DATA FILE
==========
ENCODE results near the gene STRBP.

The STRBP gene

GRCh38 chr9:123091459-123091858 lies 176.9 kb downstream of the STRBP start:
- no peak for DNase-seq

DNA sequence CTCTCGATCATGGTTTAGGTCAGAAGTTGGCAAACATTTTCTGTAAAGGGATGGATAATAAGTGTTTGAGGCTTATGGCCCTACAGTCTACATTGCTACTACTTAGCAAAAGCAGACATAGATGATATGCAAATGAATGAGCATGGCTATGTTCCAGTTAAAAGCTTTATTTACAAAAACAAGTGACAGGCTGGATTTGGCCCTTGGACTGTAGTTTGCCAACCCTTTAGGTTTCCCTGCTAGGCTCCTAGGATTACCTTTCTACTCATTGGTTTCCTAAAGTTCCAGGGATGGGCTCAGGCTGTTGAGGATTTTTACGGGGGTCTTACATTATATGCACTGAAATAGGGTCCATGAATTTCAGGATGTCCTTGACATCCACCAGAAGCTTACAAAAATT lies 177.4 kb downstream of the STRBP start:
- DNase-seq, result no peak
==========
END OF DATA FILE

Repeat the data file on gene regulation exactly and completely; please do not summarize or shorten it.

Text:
ENCODE results near the gene STRBP.

The STRBP gene

GRCh38 chr9:123091459-123091858 lies 176.9 kb downstream of the STRBP start:
- no peak for DNase-seq

DNA sequence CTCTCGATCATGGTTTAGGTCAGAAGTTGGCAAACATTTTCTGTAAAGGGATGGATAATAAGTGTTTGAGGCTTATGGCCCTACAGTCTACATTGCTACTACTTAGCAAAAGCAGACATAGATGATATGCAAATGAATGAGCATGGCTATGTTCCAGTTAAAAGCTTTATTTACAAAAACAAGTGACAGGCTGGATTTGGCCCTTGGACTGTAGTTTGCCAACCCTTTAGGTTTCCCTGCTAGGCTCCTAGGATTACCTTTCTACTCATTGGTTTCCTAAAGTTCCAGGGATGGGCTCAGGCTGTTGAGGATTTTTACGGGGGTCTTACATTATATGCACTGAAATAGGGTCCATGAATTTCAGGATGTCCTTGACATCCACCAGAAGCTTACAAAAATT lies 177.4 kb downstream of the STRBP start:
- DNase-seq, result no peak